“Anyway, fellow man?” counters Frank. “That’s sexist. Glad you’re such a sexist, Audrey.”
“It’s an expression.”
“It’s a sexist expression.”
“I think we should go,” Dad cuts in. “Mum’s on the warpath.”
“I’m entertaining Linus,” says Frank, without moving an inch. “I’m entertaining a guest. You want me to abandon my guest?”
“He’s my guest,” I object.
“He was my friend first.” Frank glowers at me.
“I have to go anyway,” says Linus diplomatically. “Water polo practice.”
After Linus leaves, we hear Mum yelling, “Chris! Frank! Where are you!” in her most ominous You’ll-pay-for-this-later voice and it’s like we all realize there’s no point hiding out here anymore. Frank trudges back to the house looking like a condemned man and I take a few deep breaths because I’m feeling a little edgy.
I mean, I’m fine. I’m not panicking or anything. I’m just a tiny bit—
Well. A bit jittery. Dunno why. I’m probably just getting back to normal after all those months polluting my body with chemicals. I mean, when is the last time I knew what normal even was?
The kitchen is full of the most motley crew of people. There’s one old lady in an ancient purple suit and hair which is clearly a wig. There’s one middle-aged lady with plaits and sandals. There’s a plump couple who are wearing matching St. Luke’s Church sweatshirts. And a white-haired man on a mobility scooter.
The mobility scooter’s pretty cool, actually. But it is kind of getting in everyone’s way.
“Right!” Mum comes in and claps her hands. “Welcome, everybody, and thank you for coming along today. So, the fete starts at three. I’ve bought lots of ingredients…” She starts emptying food out of supermarket carriers onto the kitchen table—stuff like tomatoes and cucumbers, lettuce and bread, chicken and ham. “I thought we could make some sandwiches, stuffed wraps, um…does anyone have any other ideas?”
“Sausage rolls?” says the plump woman.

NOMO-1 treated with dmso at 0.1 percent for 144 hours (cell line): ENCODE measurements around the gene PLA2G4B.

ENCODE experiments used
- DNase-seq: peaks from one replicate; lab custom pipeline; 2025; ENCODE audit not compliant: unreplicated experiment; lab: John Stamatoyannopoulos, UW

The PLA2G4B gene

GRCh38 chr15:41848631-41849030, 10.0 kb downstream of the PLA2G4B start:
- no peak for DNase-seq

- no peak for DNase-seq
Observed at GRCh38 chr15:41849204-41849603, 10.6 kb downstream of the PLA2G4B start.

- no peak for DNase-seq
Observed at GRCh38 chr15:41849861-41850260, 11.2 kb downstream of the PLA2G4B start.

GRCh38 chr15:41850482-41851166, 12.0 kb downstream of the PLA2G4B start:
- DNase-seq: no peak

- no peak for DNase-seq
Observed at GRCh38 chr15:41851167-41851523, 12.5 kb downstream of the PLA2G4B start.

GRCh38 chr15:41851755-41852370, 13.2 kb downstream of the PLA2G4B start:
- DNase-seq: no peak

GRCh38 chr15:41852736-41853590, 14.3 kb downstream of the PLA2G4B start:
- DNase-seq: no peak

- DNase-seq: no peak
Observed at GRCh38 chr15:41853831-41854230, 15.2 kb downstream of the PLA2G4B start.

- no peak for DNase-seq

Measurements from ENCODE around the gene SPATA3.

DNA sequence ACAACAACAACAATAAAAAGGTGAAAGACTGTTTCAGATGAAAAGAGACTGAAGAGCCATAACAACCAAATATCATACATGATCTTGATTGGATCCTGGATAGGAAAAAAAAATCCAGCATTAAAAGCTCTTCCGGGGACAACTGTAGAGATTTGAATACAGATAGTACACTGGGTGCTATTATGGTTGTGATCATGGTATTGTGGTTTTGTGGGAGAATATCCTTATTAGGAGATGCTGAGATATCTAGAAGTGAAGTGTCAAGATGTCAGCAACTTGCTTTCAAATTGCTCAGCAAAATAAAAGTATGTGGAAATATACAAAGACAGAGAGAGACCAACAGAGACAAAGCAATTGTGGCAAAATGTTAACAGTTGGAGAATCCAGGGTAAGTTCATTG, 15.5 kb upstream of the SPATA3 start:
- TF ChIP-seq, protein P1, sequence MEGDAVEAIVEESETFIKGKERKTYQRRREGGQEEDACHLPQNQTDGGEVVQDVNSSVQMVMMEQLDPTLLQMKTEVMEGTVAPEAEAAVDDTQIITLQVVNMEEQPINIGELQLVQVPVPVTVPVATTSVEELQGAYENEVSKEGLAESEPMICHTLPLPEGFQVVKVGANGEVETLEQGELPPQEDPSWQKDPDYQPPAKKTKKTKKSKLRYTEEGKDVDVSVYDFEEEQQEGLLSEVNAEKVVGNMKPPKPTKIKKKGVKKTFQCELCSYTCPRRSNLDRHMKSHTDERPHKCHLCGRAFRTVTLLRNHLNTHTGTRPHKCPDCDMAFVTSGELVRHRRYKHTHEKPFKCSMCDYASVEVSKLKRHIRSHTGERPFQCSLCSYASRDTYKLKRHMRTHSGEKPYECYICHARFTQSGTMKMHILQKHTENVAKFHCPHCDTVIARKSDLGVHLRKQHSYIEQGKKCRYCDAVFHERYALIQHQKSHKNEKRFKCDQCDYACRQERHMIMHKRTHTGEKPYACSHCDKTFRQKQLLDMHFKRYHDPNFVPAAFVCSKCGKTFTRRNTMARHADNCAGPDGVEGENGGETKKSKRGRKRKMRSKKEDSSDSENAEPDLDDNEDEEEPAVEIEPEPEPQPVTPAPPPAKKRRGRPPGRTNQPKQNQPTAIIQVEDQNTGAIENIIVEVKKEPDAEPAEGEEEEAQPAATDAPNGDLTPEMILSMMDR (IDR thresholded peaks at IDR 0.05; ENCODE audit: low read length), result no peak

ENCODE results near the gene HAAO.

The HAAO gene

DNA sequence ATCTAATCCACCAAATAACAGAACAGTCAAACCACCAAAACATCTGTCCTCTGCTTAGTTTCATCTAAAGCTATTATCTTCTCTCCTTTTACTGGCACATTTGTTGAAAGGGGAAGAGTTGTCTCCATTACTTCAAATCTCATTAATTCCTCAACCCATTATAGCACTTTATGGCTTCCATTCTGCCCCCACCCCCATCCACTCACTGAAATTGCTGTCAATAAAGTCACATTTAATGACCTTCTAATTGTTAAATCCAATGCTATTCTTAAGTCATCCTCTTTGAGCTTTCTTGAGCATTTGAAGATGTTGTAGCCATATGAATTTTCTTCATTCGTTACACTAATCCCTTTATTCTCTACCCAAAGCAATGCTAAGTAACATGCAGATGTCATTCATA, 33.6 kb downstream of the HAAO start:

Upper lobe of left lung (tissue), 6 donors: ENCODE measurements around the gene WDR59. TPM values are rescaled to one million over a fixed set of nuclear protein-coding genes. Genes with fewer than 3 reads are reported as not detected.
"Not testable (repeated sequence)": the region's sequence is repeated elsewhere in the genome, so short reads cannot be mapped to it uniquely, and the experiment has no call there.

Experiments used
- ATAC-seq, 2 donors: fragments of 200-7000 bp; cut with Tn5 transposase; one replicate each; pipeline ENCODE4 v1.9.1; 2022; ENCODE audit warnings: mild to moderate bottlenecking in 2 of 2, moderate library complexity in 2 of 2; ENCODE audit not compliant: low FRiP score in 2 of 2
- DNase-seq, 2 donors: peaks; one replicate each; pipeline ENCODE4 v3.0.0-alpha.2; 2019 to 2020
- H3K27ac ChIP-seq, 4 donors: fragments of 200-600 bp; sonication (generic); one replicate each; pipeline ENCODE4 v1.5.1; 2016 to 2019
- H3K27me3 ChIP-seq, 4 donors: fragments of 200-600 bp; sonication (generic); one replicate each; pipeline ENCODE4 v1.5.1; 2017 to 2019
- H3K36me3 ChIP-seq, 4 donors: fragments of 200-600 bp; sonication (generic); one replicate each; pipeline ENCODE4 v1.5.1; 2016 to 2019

“Right.” Mum nods. “D’you mean buy sausage rolls or make sausage rolls?”
“Ooh.” The plump woman looks baffled. “I don’t know. But people like sausage rolls.”
“Well, we haven’t got any sausage rolls. Or any sausage meat. So—”
“That’s a shame,” says the plump woman. “Because people like sausage rolls.”
Her husband nods. “They do.”
“Everyone loves a sausage roll.”
I can see Mum getting a little tense. “Maybe next time,” she says brightly. “Moving on. So, I thought…egg sandwiches?”
“Mum!” Frank says in horror. “Egg sandwiches are rank.”
“I like egg sandwiches!” says Mum defensively. “Does anyone else like egg sandwiches?”
“Sweetheart, I think we can do better than egg sandwiches.” A man’s voice cuts across Mum’s, and we all look up. A bloke I’ve never seen before is striding into the kitchen. He must be in his twenties. He’s got a shaved head and about six earrings in one ear and is wearing one of those chef outfits.
“I’m Ade,” he announces. “My grandad’s Derek Gould—he just moved into Avonlea. Told me about this. What are we doing?”
“Are you a chef?” Mum goggles at him. “A professional chef?”
“I work at the Fox and Hounds. I’ve got an hour. This what you’ve got?” He’s turning Mum’s food over in his hands. “I think we can knock up some nice fresh fillings to go in the wraps, maybe a Waldorf salad, maybe roast this fennel off and do it with a lemon-tarragon dressing…”
“Young man.” Purple lady waves a hand in his face. “How will we keep salads fresh on a day like today?”
Ade looks surprised. “Oh, I brought the chill boxes from the pub. Thirty. And all the other catering supplies. You can give them back tomorrow.”
The purple lady blinks at him in surprise.
“Chill boxes?” Mum is starting to look overexcited. “Catering supplies? You’re a saint!”
“No problemo. OK, so our menu is Waldorf salad wrap, Mexican bean wrap, a couple of salads—”
“Um, could we use some eggs?” says Mum, looking embarrassed. “I bought a whole load of eggs for egg sandwiches, which no-one seems keen on.”
“Spanish omelette,” says Ade without missing a beat. “We’ll put in some chorizo, garlic, fry off some sweet onion, serve it in slices…”